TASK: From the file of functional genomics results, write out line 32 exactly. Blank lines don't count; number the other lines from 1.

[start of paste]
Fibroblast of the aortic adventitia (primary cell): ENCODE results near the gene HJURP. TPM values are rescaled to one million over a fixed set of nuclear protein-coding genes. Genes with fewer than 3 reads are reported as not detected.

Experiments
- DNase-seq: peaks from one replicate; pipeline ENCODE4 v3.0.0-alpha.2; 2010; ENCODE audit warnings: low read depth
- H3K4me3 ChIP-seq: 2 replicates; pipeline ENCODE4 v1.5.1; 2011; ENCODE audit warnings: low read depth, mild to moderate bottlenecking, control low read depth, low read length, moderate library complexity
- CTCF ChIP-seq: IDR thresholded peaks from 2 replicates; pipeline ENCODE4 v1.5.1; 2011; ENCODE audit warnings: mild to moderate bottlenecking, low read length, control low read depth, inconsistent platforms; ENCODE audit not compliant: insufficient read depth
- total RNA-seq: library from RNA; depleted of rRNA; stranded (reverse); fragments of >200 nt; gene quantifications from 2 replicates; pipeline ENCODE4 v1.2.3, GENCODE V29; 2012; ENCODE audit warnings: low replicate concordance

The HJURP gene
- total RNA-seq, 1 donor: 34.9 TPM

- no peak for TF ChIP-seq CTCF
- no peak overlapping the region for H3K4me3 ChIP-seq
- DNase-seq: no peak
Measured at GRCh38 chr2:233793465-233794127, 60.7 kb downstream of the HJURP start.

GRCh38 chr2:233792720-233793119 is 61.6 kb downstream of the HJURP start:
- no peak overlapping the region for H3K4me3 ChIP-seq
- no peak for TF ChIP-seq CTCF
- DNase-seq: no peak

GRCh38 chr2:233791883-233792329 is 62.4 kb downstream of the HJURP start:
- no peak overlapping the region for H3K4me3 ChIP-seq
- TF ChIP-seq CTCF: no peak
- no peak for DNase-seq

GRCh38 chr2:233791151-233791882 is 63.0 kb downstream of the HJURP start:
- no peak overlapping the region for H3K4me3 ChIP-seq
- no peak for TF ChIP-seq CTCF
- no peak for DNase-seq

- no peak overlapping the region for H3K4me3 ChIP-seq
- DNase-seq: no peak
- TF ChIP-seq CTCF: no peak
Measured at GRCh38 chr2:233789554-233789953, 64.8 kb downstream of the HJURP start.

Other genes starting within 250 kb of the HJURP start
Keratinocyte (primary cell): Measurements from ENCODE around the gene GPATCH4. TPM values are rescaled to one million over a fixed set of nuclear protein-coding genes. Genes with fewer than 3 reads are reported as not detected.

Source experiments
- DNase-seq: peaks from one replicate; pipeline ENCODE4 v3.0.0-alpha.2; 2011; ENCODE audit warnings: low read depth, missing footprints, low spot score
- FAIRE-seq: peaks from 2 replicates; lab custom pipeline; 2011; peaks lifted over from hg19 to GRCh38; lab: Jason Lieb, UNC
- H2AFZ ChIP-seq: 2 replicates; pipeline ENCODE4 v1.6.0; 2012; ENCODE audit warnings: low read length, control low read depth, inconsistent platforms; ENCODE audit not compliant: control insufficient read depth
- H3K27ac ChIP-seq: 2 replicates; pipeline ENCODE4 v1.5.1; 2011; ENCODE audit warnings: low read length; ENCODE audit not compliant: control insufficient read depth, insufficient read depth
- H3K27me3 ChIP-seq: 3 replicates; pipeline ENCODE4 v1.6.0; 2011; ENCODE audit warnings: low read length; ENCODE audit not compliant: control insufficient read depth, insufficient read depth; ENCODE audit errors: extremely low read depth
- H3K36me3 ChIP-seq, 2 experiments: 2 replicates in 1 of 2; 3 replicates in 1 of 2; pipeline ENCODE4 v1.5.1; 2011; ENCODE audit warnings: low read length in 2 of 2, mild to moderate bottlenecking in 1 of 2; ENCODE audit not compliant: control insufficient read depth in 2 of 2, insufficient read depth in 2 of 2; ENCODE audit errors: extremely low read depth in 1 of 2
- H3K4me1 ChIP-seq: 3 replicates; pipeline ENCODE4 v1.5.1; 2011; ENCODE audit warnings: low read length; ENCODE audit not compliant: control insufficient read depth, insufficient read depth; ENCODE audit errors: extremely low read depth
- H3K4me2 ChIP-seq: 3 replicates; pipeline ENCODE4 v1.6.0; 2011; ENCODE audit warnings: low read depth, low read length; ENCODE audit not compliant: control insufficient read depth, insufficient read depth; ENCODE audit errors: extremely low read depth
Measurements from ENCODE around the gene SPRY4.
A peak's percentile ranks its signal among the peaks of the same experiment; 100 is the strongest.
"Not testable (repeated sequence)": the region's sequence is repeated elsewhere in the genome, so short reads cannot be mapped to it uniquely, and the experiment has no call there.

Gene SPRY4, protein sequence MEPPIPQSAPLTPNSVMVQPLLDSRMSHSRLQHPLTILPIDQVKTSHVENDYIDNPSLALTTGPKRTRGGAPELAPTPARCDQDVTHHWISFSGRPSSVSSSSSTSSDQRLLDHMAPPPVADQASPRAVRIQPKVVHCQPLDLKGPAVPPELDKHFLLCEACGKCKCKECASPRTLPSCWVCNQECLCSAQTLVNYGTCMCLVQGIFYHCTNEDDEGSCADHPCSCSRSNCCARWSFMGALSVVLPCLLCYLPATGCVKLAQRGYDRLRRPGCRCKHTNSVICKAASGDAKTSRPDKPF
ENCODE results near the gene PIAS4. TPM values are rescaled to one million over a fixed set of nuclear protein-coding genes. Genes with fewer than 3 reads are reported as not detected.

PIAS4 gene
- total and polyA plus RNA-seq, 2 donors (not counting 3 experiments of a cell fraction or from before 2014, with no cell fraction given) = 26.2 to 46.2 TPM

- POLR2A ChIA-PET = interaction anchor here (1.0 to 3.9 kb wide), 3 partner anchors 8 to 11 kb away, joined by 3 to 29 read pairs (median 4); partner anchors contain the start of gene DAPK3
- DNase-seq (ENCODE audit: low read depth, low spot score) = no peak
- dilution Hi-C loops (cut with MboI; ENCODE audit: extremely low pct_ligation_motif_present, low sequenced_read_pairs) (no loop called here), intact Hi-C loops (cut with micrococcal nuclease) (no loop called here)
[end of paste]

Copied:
- DNase-seq: peaks from one replicate; pipeline ENCODE4 v3.0.0-alpha.2; 2011; ENCODE audit warnings: low read depth, missing footprints, low spot score